Web accessibility refers to the inclusive practice of removing barriers that prevent access to websites by people with disabilities. When sites are correctly designed, developed and edited, all users have equal access to information and functionality. On 11 December 2008, the WAI released the WCAG 2.0 as a Recommendation. WCAG 2.0 aims to be up to date and more technology neutral. Though web designers can choose either standard to follow, the WCAG 2.0 have been widely accepted as the definitive guidelines on how to create accessible websites. Governments are steadily adopting the WCAG 2.0 as the accessibility standard for their own websites.
You may be wondering what on earth has building and designing websites have to do with disabilities and the disabled? Web accessibility means that people with disabilities can use the Web. More specifically, Web accessibility means that people with disabilities can perceive, understand, navigate, and interact with the Web, and that they can contribute to the Web. Web accessibility also benefits others, including older people with changing abilities due to aging.
Government departments in most countries are required by law to provide accessible websites and in the UK it is law that websites must be accessible to the disabled, including the blind.
But how can a blind person view a website, I hear you ask.
Well they can't "see" the page in the sense a sighted person can so they use a tool called a screen reader. You can find more information on screen readers here, but basically a screen reader is a software application on your computer that attempts to identify and interpret what is being displayed on the computer screen, in this case a web page. This interpretation is then represented to the user with text-to-speech, sound icons, or a braille output device.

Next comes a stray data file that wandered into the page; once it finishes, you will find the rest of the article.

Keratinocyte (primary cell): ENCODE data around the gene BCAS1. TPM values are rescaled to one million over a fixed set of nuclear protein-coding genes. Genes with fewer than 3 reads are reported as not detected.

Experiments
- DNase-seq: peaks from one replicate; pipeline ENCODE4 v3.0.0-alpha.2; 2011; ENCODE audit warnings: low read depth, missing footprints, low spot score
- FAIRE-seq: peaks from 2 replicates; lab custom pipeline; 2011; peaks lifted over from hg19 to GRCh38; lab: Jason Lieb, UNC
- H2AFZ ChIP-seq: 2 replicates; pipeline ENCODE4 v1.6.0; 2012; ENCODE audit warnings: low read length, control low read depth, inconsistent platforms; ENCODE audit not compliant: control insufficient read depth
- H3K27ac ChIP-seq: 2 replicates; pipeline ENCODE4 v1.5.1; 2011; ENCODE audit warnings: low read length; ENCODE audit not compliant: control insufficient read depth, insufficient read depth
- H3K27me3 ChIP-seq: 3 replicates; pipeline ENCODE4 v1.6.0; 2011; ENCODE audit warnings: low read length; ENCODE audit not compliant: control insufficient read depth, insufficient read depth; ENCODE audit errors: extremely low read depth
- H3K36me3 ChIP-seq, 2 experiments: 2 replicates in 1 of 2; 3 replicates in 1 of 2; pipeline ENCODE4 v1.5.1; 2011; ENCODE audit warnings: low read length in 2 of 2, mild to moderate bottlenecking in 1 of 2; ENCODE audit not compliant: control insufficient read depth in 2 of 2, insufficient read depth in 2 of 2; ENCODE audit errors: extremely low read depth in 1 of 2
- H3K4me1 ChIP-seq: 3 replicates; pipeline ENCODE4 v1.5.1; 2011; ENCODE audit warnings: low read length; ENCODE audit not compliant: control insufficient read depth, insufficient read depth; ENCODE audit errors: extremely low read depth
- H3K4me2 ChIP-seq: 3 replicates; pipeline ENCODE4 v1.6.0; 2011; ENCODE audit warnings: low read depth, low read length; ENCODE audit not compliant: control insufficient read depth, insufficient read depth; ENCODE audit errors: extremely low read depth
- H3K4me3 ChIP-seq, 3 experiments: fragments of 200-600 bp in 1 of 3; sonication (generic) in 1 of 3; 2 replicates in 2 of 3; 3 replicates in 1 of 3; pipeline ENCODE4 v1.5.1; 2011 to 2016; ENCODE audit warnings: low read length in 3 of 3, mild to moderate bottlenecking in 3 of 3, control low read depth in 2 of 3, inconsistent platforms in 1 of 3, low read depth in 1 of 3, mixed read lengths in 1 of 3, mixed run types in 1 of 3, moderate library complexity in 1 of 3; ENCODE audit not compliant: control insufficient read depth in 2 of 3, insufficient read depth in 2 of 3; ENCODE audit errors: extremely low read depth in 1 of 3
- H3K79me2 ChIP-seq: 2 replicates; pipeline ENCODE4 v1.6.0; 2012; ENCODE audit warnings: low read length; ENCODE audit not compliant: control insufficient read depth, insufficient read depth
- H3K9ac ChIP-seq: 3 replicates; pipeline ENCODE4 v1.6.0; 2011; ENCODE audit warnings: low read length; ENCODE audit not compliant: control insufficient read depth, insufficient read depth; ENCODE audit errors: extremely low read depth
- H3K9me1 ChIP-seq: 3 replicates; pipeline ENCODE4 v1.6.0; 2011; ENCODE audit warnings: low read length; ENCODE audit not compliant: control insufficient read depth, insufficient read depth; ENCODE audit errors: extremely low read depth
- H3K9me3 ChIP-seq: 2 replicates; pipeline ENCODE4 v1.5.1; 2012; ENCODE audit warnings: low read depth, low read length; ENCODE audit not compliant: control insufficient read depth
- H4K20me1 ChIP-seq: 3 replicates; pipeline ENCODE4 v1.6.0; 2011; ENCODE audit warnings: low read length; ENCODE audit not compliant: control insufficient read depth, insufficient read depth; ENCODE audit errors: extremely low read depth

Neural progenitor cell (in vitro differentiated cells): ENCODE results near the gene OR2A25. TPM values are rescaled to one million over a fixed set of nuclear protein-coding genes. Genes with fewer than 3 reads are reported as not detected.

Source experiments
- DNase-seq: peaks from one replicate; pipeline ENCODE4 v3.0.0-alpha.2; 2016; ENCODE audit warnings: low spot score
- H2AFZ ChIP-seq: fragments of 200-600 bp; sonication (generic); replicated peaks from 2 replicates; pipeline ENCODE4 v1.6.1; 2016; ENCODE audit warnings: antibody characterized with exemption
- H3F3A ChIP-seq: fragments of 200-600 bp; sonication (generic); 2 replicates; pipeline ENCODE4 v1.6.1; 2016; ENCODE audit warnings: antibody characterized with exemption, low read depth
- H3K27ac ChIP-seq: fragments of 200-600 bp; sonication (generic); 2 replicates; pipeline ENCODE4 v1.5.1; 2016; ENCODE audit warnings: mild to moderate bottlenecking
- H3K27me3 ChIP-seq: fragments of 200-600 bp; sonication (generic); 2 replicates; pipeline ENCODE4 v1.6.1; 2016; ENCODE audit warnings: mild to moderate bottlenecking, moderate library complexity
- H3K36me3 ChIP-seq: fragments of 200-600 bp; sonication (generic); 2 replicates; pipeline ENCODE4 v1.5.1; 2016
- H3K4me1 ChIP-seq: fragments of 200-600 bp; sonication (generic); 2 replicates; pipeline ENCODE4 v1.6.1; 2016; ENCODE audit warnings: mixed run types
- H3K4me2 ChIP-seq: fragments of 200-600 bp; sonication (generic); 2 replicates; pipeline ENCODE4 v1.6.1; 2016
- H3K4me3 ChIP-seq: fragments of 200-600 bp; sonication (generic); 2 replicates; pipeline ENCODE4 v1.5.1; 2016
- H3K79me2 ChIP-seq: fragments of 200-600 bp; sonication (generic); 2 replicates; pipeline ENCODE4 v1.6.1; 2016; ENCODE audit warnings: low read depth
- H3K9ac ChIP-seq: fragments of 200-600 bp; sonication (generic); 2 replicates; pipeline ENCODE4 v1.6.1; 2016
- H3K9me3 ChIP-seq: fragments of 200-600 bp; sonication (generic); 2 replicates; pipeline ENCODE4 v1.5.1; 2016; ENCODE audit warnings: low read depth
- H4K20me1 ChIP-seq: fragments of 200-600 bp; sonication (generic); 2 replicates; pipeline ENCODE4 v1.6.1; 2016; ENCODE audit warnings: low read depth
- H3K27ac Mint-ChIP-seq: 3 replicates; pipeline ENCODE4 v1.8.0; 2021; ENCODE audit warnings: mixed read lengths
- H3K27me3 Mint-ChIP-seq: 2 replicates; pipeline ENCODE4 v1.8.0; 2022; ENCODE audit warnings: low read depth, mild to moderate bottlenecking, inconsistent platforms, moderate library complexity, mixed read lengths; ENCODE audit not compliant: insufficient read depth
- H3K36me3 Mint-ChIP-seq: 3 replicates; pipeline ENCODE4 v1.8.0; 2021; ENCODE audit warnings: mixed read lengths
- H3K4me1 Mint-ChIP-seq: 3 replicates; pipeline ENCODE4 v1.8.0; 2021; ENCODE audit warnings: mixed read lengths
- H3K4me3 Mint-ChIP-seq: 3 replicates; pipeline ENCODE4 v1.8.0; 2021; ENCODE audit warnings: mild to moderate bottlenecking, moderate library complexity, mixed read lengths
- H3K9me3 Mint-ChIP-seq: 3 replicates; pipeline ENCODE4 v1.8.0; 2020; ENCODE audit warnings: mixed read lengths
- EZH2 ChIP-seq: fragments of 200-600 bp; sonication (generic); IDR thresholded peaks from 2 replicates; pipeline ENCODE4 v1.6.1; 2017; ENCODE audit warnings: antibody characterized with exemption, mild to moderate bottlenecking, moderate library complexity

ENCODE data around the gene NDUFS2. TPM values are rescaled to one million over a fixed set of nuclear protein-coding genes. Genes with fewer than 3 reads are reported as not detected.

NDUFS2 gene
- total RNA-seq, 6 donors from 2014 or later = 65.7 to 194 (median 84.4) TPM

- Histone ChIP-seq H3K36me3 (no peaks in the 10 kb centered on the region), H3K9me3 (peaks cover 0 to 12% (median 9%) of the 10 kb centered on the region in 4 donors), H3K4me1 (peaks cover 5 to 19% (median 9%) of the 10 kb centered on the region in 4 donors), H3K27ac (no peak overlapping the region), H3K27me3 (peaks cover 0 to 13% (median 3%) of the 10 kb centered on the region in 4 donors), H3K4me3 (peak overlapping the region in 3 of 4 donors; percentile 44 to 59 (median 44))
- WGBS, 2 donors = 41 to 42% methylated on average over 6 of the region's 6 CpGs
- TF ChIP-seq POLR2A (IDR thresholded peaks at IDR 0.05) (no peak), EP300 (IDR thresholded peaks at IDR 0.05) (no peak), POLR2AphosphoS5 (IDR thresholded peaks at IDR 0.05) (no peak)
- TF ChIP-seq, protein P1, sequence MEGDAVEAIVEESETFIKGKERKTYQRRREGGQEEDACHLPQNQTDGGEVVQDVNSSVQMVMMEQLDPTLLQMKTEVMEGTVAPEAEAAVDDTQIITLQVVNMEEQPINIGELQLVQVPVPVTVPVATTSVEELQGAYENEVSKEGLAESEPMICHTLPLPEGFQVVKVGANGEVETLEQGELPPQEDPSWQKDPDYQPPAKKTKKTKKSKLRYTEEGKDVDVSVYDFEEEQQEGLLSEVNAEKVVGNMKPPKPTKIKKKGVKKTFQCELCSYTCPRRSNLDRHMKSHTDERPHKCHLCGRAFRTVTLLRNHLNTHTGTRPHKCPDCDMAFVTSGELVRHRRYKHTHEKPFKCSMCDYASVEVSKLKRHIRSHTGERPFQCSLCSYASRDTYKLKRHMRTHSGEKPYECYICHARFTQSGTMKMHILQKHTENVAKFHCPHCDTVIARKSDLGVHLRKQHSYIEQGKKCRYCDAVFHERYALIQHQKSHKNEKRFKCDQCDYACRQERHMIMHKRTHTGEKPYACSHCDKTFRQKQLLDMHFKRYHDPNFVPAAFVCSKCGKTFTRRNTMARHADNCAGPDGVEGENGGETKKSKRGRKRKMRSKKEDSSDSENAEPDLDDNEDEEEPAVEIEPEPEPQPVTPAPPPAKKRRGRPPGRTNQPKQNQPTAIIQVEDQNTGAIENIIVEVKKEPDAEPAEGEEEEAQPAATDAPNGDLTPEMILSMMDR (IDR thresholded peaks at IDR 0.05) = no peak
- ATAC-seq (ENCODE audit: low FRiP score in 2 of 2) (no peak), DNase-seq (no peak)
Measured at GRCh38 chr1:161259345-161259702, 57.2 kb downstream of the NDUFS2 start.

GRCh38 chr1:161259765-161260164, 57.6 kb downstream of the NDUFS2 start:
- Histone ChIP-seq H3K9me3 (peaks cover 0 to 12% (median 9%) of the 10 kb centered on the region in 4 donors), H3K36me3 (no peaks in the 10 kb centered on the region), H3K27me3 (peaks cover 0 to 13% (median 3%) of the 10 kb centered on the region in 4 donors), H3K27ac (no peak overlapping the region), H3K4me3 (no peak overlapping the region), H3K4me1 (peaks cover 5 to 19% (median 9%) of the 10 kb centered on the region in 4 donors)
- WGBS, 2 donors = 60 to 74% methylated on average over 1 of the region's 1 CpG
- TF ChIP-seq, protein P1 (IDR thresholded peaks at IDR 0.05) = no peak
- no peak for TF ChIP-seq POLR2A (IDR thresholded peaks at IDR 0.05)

Currently most Web sites and Web software have accessibility barriers that make it difficult or impossible for many people with disabilities to use the Web. As more accessible Web sites and software become available, people with disabilities are able to use and contribute to the Web more effectively.
Assistive technologies used for web browsing:
Individuals living with a disability use assistive technologies such as the following to enable and assist web browsing:
Much of the focus on Web accessibility has been on the responsibilities of Web developers. However, Web software also has a vital role in Web accessibility. Software needs to help developers produce and evaluate accessible Web sites, and be usable by people with disabilities.
When sites are correctly designed, developed and edited, all users can have equal access to information and functionality. For example, when a site is coded with semantically meaningful HTML, with textual equivalents provided for images and with links named meaningfully, this helps blind users using text-to-speech software and/or text-to-Braille hardware.
Web accessibility also benefits people without disabilities. For example, a key principle of Web accessibility is designing Web sites and software that are flexible to meet different user needs, preferences, and situations. This flexibility also benefits people without disabilities in certain situations, such as people using a slow Internet connection, people with "temporary disabilities" such as a broken arm, and people with changing abilities due to aging. The document "Developing a Web Accessibility Business Case for Your Organization" describes many different benefits of Web accessibility, including benefits for organizations.
According to figures released by the Census Bureau on July 25, 2012, 56.7 million Americans (18.7% of the U.S. population) have some type of disability and out of this number, an estimated 38.3 million (12.6%) have a severe disability. Consider impairments that impact accessibility of online websites, applications, and documents.
This survey estimates the number of people with specific impairments as follows: